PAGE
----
Blunted response to feedback information in depressive illness.
Steele JD., Kumar P., Ebmeier KP.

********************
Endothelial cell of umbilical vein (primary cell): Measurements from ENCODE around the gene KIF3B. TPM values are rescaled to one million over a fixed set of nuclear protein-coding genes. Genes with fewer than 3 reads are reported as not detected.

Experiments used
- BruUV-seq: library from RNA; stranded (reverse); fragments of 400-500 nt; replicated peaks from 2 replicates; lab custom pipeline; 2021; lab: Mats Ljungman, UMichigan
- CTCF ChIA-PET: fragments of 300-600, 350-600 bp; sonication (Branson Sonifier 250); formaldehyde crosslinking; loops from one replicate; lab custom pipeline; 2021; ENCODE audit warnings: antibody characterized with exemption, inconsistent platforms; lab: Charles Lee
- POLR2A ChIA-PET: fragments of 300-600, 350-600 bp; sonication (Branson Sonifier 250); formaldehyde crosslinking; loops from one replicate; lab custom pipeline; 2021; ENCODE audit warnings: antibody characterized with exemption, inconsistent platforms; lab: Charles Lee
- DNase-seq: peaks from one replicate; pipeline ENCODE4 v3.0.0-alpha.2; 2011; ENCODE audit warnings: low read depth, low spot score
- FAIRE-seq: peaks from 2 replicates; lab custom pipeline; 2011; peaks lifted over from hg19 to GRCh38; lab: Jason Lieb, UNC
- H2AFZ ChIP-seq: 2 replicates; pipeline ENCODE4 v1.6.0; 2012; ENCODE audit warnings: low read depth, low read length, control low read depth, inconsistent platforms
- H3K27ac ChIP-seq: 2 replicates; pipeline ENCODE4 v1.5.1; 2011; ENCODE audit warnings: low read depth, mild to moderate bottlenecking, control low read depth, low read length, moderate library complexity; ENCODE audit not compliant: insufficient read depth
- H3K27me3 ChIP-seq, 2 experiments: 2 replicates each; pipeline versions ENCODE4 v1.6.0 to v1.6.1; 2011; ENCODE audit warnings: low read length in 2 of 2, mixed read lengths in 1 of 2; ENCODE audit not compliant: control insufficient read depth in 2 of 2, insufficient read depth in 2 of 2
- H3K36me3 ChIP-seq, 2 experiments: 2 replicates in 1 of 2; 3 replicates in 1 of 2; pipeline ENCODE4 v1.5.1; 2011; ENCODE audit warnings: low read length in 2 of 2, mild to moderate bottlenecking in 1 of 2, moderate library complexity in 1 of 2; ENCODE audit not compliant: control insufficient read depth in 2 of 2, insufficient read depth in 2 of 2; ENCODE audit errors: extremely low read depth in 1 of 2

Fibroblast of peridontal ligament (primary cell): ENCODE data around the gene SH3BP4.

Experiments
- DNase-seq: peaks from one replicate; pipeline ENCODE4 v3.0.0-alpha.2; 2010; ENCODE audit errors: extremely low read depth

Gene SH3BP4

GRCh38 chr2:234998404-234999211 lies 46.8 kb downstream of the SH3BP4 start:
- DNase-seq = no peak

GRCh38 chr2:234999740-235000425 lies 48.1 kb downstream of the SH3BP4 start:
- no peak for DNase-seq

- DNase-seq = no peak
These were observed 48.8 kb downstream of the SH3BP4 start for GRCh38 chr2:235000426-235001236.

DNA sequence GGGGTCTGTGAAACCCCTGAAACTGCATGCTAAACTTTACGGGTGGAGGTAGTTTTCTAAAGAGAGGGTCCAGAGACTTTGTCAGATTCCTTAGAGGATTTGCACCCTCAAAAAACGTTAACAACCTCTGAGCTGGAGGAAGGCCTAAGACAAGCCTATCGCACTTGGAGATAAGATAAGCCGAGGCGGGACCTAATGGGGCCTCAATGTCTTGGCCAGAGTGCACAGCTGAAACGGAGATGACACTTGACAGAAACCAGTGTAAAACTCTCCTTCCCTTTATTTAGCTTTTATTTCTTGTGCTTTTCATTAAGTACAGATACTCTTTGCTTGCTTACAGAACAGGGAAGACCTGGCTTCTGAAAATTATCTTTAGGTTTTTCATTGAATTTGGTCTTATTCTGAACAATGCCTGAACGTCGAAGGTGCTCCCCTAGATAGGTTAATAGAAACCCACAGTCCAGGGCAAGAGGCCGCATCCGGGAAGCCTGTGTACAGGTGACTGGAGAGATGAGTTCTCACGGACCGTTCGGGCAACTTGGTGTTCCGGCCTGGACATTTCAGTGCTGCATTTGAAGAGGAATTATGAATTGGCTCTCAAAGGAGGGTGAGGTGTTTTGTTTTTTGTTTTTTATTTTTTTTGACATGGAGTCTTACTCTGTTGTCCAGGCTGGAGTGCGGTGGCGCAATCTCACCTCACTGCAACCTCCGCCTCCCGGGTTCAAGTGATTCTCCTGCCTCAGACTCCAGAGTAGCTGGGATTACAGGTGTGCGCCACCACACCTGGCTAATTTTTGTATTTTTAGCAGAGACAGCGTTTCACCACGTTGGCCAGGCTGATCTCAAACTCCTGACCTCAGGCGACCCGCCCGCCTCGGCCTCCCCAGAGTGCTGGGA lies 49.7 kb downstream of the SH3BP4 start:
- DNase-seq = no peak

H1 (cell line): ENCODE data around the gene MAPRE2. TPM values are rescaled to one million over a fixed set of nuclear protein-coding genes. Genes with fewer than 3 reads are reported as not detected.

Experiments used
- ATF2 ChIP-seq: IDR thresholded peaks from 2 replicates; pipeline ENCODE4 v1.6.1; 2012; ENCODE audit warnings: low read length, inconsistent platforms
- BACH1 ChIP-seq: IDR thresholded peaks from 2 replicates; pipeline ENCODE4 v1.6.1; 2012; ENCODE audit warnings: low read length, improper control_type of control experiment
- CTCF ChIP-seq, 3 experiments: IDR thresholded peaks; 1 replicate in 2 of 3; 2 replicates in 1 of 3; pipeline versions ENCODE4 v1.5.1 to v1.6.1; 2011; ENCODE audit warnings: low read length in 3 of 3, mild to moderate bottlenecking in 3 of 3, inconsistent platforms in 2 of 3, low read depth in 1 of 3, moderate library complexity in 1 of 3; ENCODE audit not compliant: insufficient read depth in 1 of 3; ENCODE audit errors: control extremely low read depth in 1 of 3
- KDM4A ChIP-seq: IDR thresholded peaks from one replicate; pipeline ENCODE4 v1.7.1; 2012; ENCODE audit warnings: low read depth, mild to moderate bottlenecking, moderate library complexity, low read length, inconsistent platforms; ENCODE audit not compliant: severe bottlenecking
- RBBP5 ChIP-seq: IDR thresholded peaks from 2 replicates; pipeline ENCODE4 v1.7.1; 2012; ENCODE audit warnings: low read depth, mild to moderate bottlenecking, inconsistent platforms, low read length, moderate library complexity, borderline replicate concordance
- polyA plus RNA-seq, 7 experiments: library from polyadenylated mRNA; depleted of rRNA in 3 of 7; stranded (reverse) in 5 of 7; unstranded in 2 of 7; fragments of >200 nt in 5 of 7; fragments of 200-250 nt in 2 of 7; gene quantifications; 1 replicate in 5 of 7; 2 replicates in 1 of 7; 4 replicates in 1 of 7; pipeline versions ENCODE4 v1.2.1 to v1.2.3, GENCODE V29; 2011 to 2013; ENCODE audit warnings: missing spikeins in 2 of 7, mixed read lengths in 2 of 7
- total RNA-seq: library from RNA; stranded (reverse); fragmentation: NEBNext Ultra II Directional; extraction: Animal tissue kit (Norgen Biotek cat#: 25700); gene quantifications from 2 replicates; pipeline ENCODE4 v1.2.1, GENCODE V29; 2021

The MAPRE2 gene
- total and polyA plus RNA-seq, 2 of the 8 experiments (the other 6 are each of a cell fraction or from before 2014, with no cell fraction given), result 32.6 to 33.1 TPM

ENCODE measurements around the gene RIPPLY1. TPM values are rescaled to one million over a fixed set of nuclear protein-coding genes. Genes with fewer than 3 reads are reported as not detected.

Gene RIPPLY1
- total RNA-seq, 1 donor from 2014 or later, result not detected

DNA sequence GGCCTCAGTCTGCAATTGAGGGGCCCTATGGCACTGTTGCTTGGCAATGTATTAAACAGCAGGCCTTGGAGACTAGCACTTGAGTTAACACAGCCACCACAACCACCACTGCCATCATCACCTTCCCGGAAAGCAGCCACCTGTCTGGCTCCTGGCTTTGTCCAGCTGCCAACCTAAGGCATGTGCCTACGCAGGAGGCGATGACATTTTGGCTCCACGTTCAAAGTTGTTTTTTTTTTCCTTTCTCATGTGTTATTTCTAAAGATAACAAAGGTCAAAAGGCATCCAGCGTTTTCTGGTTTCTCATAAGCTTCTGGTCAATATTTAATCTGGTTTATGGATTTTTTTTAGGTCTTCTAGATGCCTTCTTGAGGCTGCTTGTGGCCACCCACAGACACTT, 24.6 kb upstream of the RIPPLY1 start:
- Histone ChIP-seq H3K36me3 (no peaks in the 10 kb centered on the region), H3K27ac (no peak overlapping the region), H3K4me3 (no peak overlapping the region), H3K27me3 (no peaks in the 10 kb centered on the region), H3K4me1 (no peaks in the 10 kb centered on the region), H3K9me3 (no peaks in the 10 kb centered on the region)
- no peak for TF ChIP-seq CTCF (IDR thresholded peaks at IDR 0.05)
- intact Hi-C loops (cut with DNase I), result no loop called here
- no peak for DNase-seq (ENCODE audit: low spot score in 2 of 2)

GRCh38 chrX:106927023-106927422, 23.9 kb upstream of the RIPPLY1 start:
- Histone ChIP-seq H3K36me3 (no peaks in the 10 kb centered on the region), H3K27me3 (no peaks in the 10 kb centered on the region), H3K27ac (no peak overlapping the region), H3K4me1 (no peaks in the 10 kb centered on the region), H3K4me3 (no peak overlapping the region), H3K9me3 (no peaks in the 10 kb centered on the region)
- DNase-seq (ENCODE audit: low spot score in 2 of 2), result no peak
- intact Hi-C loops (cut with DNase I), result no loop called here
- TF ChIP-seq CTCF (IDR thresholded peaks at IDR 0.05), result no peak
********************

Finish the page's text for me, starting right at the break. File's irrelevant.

Depressive illness is associated with sustained widespread cognitive deficits, in addition to repeated experience of distressing emotions. An accepted theory, which broadly accounts for features of the syndrome, and its delayed response to antidepressant medication, is lacking. One possibility, which has received considerable attention, is that depressive illness is associated with a specific underlying deficit: a blunted or impaired ability to respond to feedback information. Unlike healthy controls, if patients with a depressive illness commit an error, they can be at increased risk of committing a subsequent error, possibly due to a failure to adjust performance in order to reduce the risk of error. In some speeded tasks, performance adjustment in humans is reliably associated with trial-to-trial change in reaction times (RTs), such as 'post-error slowing'. Previous studies of abnormal response to feedback have not investigated RT change in any detail. We used a combination of quantitative modelling of RTs and fMRI in 15 patients and 14 matched controls to test the hypothesis that depressive illness was associated with a blunted behavioural and neural response to feedback information during a gambling task. The results supported the hypothesis. Controls responded to negative ('lose') feedback by an increase in RT and activation of the anterior cingulate, the extent of which correlated with RT change. Patients did not significantly increase their RTs, nor activate the anterior cingulate. Controls responded to positive ('win') feedback by a reduction in RT and activation of the ventral striatum, the extent of which correlated with RT change. Patients neither reduced their RT nor activated the ventral striatum. RT adjustment correlated with self-reported anhedonia for both patients and controls. This behavioural deficit, together with its associated pattern of abnormal neural activity, implies that the anterior midline cortical substrate for error correction, which includes projections from the monoamine systems, is dysfunctional in depressive illness. Many studies have reported abnormalities of the medial frontal cortex in depressive illness; however, the mechanism by which antidepressant medication acts via the monoamine systems remains elusive. Our results suggest a direct link between the core subjective symptom of anhedonia, replicated neuropsychological deficits, electrophysiological and imaging abnormalities, and hypothesized dysfunction of the error correction system.